New learning centres for refugees as well as an analysis tool that aims to drive investment in the education sector are two of the latest initiatives announced recently by HP in London.

Announced at the Education World Forum and BETT education shows in London, HP’s new education initiatives include an expansion of learning centres in the Middle East designed to help refugees and families displaced within their own borders, and a new tool that analyses regional data to determine how investments in education will translate into economic growth for a particular region.

HP’s Learning Studios

HP had committed to working with Digital Promise Global, the Global Business Coalition for Education, Microsoft and Intel during President Barack Obama’s Leaders’ Summit on Refugees, to give refugee students access to modern technology as well as the opportunity to learn essential business and IT skills.

Having already deployed 60 Learning Studios in 15 countries, HP made a further commitment during the BETT Show in London to open three Learning Studios each in Jordan and Lebanon, specifically to help refugees acquire more knowledge and skills.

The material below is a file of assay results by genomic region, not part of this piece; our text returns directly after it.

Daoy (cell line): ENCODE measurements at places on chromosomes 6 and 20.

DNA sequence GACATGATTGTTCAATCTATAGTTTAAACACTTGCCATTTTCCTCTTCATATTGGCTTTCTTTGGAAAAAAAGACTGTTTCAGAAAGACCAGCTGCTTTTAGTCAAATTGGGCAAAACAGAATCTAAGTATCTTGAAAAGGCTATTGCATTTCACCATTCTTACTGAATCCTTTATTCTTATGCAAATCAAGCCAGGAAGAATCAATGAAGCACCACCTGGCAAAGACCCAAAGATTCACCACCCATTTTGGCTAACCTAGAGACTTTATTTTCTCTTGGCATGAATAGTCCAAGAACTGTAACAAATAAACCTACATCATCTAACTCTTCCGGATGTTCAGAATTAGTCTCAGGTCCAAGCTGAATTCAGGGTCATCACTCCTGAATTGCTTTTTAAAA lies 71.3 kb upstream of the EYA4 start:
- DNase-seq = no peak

Each HP Learning Studio will come fully equipped with a suite of  technologies, including Sprout Pro, an all-in-one, touch-driven 3D computing, scanning and project platform; ProBook x360 Education Edition convertible computers powered by Windows 10; and a Dremel 3D printer. The core curriculum will be built around HP LIFE e-Learning courses, which include 25 online modules on essential business and IT skills in seven languages.

HP Education Data Command Centre

The HP Education Data Command Centre is a new software tool that can process massive amounts of socioeconomic data and apply predictive analysis algorithms to determine how education spending can have a direct impact on a nation’s GDP.

The tool applies a scientific forecast to provide region-specific analysis of data from a variety of sources, such as the World Bank and United Nations. It takes into consideration a wide range of variables about students, such as their age, gender, location, income level and family status to further refine the results.

HP has also released its Global Learning Economic and Social Index 2016 report, with support from Microsoft and Intel. The extensive study ranks every UN member state against various learning, economic and social criteria.